In this issue, reports from China suggest that the state has all but banned imports of Australian coal, following anti-China rhetoric from Australian politicians. The move could have disastrous impacts for Australia, with more than 70 coal-carrying ships currently stranded off the Chinese coast without a port to put into, and a trade relationship worth around $14bn a year hanging from a thread.

Also, rare earths have become a deeply politicised commodity, with the US eager to develop new sources of the rare minerals to reduce its reliance on Chinese imports. But in February, the US took an unprecedented step, going beyond simply purchasing rare earths mined from other countries, to bankrolling a rare earths refinery, to be built by Australia’s Lynas Rare Earths, in Texas. The move is the most direct example of state-level investment in rare earth projects, and could set a new standard for direct government involvement in this growing resource conflict.

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Elsewhere, the small off-grid town of Jabiru in the Northern Territory previously had its power supplied by diesel generators from the nearby Ranger uranium mine, until the mine closed in January. Wary of leaving the town without power, the Northern Territory Government held a tender for providers to come up with plans to supply the town with at least 50% renewables. Energy provider EDL has won the contract and will build a hybrid solar, diesel, and battery storage project to supply the area. We look at this project and examine whether it could become a model for end-of-life mines and the communities they leave behind.

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In this issue 

When the Pilbara came to Mars

When the Perseverance Rover landed on Mars in February 2021, it brought with it a small chunk of north-west Australia. NASA believes this piece of the Pilbara region closely resembles the Martian regolith that Perseverance will study. Matt Farmer investigates why NASA took the Australian outback to Mars’ Jezero Crater.

Read more.

The great upskilling: Australia looks to the future of resources

Australia has unveiled a new strategy for the resources sector that will see the government invest further into education and training for one of its most prominent sectors. Yoana Cholteeva dives into the specifics of this strategy and what it means for budding Australian miners.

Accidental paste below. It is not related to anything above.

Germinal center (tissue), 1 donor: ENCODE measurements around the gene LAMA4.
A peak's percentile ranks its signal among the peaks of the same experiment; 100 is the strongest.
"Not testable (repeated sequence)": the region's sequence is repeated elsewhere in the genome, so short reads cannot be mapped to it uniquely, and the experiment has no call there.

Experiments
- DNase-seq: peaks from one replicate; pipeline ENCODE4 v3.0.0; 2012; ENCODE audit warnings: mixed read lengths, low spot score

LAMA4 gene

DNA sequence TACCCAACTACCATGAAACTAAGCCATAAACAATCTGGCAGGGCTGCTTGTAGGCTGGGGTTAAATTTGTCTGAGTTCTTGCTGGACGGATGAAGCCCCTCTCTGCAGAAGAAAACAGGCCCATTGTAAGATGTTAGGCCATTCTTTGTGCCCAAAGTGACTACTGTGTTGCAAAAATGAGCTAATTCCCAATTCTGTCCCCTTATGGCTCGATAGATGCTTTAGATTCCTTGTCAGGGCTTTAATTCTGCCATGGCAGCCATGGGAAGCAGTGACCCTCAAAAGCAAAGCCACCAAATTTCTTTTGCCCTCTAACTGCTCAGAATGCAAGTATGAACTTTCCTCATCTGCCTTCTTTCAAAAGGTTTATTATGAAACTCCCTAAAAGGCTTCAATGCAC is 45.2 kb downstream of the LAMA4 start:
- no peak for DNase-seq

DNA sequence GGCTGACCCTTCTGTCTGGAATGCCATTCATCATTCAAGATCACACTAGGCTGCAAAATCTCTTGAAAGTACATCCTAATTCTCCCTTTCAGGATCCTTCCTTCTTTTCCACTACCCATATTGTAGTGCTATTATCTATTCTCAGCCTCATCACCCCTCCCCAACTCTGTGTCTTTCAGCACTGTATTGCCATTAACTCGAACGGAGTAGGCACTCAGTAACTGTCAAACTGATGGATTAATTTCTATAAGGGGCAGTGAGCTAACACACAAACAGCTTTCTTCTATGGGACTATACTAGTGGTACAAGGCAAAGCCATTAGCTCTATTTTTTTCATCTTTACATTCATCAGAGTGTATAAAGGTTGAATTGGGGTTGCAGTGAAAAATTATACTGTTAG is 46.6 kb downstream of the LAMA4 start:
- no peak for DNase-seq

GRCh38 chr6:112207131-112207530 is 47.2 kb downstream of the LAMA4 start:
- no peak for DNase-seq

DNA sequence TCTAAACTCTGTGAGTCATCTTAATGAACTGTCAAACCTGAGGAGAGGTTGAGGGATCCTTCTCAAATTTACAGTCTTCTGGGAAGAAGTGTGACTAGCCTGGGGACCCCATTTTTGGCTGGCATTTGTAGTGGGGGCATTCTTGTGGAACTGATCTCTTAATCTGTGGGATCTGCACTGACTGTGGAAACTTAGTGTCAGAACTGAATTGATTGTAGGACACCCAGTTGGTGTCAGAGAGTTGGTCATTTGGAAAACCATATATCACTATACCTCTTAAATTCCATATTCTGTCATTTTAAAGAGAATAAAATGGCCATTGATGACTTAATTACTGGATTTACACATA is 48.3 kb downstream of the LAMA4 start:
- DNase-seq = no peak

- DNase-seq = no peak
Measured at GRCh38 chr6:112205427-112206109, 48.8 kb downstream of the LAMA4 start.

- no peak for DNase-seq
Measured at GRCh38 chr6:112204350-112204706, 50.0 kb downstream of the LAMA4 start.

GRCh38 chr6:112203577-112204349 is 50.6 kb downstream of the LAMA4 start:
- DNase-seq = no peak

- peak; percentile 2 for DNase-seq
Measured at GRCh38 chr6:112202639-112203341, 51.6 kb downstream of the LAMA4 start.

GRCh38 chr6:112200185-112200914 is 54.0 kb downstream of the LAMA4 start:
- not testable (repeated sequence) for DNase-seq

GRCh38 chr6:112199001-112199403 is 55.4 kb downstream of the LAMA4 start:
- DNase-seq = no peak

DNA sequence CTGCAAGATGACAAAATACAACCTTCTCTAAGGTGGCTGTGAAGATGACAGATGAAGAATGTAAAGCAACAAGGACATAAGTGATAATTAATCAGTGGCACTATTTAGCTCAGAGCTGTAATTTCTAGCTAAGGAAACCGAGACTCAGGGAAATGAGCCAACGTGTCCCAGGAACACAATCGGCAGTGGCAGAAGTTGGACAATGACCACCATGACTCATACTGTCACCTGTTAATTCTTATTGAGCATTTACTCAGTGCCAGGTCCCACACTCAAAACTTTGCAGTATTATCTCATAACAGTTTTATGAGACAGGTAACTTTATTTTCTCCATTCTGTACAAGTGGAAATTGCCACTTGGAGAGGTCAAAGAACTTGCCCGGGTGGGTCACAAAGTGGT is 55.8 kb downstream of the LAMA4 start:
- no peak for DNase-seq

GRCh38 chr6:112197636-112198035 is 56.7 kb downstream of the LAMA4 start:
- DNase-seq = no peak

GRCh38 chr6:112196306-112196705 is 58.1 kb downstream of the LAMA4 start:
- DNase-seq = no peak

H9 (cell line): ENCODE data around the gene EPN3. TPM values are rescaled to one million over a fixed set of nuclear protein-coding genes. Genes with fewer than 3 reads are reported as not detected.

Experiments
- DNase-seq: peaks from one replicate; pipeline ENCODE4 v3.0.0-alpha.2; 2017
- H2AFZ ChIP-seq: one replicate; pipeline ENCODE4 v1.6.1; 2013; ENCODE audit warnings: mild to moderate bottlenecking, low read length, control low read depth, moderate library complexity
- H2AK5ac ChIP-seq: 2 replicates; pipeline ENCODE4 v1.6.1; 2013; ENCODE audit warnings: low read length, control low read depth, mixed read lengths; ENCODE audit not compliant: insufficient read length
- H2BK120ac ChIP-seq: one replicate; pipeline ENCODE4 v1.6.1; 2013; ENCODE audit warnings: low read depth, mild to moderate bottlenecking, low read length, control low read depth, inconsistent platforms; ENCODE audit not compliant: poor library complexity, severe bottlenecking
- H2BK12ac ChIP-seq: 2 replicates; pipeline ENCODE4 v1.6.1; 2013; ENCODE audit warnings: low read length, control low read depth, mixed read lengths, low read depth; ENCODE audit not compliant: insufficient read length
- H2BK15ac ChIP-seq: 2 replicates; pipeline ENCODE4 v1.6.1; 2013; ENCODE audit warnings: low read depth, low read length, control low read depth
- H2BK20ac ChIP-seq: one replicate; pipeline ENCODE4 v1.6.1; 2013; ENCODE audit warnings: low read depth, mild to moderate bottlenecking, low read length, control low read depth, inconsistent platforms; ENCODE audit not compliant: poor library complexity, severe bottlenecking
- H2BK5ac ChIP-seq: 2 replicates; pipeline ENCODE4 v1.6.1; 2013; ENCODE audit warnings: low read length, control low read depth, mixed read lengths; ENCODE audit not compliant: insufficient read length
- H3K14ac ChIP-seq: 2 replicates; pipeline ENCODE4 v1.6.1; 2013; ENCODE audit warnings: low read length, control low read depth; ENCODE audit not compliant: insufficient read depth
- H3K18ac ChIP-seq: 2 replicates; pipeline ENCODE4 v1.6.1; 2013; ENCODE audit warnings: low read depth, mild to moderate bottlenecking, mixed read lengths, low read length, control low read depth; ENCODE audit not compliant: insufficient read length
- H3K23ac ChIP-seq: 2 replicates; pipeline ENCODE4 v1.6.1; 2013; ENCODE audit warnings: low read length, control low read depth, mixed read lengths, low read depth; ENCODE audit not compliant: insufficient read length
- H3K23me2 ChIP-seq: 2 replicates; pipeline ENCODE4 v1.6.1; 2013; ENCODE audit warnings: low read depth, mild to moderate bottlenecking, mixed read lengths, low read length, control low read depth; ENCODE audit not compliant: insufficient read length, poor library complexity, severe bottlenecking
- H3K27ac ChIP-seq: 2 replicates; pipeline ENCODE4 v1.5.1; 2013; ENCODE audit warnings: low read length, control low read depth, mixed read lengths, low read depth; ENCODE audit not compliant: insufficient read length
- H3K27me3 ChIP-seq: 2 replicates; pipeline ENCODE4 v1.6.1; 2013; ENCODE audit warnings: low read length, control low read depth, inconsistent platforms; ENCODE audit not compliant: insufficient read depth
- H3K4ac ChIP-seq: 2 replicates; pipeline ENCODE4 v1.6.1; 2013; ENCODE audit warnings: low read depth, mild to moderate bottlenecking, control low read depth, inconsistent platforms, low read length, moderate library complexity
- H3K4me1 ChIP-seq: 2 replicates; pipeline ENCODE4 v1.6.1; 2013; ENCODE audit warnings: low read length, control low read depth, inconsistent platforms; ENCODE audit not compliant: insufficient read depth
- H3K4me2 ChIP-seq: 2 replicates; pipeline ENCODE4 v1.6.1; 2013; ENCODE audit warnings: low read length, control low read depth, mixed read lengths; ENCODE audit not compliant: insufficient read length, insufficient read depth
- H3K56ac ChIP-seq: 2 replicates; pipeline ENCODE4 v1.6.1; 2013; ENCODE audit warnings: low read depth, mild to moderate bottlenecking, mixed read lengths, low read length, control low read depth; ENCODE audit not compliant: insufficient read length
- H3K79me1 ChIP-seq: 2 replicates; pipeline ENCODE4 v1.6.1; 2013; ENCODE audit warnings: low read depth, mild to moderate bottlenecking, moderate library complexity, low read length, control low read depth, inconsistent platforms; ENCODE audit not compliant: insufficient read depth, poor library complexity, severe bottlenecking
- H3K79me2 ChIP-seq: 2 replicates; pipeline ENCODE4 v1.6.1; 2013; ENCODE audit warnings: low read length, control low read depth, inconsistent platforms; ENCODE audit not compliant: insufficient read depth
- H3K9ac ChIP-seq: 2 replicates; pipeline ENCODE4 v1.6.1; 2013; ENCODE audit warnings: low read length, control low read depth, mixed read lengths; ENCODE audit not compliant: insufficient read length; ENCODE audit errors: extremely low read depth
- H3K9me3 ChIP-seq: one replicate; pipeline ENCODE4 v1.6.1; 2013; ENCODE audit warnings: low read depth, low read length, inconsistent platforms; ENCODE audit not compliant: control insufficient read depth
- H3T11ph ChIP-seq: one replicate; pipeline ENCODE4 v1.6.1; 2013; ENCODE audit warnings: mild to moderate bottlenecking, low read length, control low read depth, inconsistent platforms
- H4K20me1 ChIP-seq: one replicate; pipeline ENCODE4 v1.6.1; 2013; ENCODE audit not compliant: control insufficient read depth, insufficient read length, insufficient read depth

Read more.

Autonomous light vehicles: how driverless technology is trickling down through Australian mining

So-called “autonomous light vehicles” are used for everything from exploration to moving personnel, and with the deployment of four retrofitted Ford cars at Fortescue’s Christmas Creek mine, the technology could be here to stay. Yoana Cholteeva learns more.

Read more.

The coal war: why has China turned its back on Australian coal?

Some consider China’s de facto ban on imports of Australian coal to have triggered a humanitarian and economic crisis, leaving hundreds of crew members stranded at sea and an industry worth $14bn a year hanging by a thread. But, JP Casey asks, is this just the logical, if dramatic, conclusion to a lucrative relationship that was never sustainable to begin with?

Read more.

Made in Australia: why is the Pentagon investing in Australian rare earths?

Efforts by the US to reduce its reliance on China for rare earths have taken a new turn, with the Department of Defense now bankrolling a rare earths refinery in Texas, to be built by Australia’s Lynas Rare Earths. Matthew Hall looks into this new example of state-level investment in rare earths projects, and what it could mean for the future of an ever-escalating resource conflict.

Read more.

Aftercare in the community, and the next chapter of Jabiru

In the Northern Territory, the Ranger uranium mine refined its last ore in January 2021. While rehabilitation work continues, the nearby town of Jabiru works to move on from mining. Matt Farmer asks: what does a mining community mean when the mine leaves town?

Read more.

Preview – MINE Australia July 2021

As miners seek to expand the rare earths sector, projects are popping up across the globe, now including Tanzania. We examine Australian miner Peak Resource’s project in the country, how it aims to become one of the world’s lowest-cost, fully integrated rare earth producers, and the challenges it may face.

Also in this issue, we dive into the internal politics of Rio Tinto amid the fight to hold decision makers accountable and speak to the organisers of a 105km bike ride that looks to highlight indigenous heritage and protest Adani’s Carmichael coal mine. 

Plus, we look at how Goldfields is rewarding its workforce in light of production increases, our writers identify policies they would enact to revolutionise the Australian mining sector, and we consider the local impacts of China and Australia’s political spat as Queensland’s coal exports hit a four-year low.